With a traditional IRA, you pay taxes when you withdraw. With a Roth IRA, you pay taxes when you contribute. The same with a Roth 403(b). You pay taxes now on your retirement savings contributions instead of later, although unlike a Roth IRA, the Roth 403(b) has no maximum income limits.
If your employer offers you this retirement savings plan option, you will be required to keep those funds in a separate account from other retirement savings. If you change jobs, you can roll over your account but only to another Roth 403(b) or Roth IRA.
Is there a time limit on a Roth 403(b)?
You would have had to open your Roth 403(b) account in 2006 when the plan was first offered in order to be eligible for withdrawal in 2011 because this account must date back at least five years. If you plan to retire sooner than five years from now, it is too late to use the Roth 403(b) for savings. If you will be working more than five years, you can only withdraw after age 59 1/2, except if you have a permanent disability or die before then.
What are the terms for withdrawal?
Every retirement savings plan comes with withdrawal restrictions and penalties if you withdraw early. For instance, if your employer contributes dollars to a Roth 403(b) and you withdraw funds prior to meeting the terms, you won’t be penalized on the dollars you contributed, but the employer’s contributions are tacked on to your income, possibly putting you into a higher tax bracket. Even if you follow the rules for withdrawal, taxes will be due for any employer contributions to your Roth 403(b) fund that had no upfront taxes deducted. The good news is that you never have to pay federal income taxes on any dollars earned by your own money.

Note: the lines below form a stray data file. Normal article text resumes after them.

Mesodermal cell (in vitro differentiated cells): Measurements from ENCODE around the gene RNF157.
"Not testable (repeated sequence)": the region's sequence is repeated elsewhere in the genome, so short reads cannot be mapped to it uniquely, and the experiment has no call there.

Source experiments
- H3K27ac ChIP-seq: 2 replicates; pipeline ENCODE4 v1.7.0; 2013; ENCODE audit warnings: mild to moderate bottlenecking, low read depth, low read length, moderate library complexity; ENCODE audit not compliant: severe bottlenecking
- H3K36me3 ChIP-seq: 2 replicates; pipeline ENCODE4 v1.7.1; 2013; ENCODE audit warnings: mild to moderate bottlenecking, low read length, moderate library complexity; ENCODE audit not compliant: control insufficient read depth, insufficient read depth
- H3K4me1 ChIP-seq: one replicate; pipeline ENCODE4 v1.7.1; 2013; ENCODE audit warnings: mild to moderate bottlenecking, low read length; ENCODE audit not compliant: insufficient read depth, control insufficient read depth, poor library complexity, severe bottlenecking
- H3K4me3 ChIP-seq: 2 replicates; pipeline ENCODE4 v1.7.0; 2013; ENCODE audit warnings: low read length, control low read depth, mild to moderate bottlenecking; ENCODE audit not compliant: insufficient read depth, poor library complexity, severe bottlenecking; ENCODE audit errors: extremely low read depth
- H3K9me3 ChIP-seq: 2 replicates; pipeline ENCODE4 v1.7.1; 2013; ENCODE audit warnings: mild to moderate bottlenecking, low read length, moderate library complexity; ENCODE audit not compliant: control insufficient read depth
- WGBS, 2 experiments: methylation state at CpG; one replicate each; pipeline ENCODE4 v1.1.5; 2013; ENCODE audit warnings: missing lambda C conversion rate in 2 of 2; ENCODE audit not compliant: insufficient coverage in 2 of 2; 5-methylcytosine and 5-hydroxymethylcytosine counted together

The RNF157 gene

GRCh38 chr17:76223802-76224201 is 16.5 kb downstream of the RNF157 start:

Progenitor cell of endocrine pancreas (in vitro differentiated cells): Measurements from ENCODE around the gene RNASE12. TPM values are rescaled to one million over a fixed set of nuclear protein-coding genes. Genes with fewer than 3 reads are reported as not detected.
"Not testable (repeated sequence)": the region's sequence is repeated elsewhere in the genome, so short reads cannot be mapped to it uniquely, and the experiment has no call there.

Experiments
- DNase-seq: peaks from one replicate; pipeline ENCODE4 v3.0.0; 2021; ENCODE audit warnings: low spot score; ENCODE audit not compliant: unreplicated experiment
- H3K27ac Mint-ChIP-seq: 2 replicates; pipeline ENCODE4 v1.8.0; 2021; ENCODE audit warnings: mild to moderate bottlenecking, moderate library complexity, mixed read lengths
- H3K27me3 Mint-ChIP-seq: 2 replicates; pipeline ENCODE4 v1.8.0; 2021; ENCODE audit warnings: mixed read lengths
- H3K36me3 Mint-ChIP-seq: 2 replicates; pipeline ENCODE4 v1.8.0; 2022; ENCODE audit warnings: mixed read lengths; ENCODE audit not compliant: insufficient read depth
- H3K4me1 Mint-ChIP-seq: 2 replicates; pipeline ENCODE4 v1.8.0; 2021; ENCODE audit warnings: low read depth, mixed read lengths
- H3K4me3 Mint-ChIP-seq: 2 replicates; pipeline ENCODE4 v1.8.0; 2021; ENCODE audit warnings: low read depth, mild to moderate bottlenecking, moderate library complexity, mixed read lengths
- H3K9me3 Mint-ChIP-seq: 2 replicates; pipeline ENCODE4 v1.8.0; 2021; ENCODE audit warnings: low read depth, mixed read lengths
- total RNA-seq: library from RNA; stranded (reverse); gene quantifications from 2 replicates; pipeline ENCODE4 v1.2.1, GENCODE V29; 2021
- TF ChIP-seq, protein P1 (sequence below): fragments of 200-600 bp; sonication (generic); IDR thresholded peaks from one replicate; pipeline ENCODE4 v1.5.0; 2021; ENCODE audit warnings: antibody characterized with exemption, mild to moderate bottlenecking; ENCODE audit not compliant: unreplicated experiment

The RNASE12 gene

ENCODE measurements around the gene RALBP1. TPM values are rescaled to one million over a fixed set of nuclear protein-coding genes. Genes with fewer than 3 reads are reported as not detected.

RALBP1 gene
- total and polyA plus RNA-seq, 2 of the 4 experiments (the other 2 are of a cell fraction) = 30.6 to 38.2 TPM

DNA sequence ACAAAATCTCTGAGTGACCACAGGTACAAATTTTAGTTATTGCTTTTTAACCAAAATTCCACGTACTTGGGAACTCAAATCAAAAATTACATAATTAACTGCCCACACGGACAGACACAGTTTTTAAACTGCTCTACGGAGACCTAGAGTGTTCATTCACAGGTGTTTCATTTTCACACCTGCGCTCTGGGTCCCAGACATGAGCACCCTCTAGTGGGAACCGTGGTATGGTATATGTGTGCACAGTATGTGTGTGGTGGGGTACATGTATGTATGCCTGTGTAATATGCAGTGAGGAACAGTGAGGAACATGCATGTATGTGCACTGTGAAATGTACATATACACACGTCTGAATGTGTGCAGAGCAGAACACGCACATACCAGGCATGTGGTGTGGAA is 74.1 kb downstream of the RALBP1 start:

What is the dollar limit on Roth contributions?
According to the IRS, http://www.irs.gov/retirement/article/0,id=152956,00.html#5, the limit in 2011 is $16,500 per individual per year. If you’re 50 or older, you can add catch-up contributions. That means you are allowed to contribute a total of $28,000 in 2011 including to your 401(k) or 403(b) and your Roth IRA. According to Money-Zine, www.money-zine.com/Financial-Planning/Retirement/Roth-403b-Plans, the “maximum total contribution limit, which also includes employer contributions, is the lesser of $49,000 or 100% of the employee’s compensation in 2010 and 2011.”
Is this a good plan for you?
That depends on your tax bracket now and your tax bracket when you retire. If you believe your tax bracket will be lower when you begin withdrawals, it might be smarter to save with traditional IRAs or 403(b) plans. If you think your tax bracket will be about the same when you stop working or have some other reason to want to get taxes out of the way now, you may want to build your nest egg with a Roth 403(b).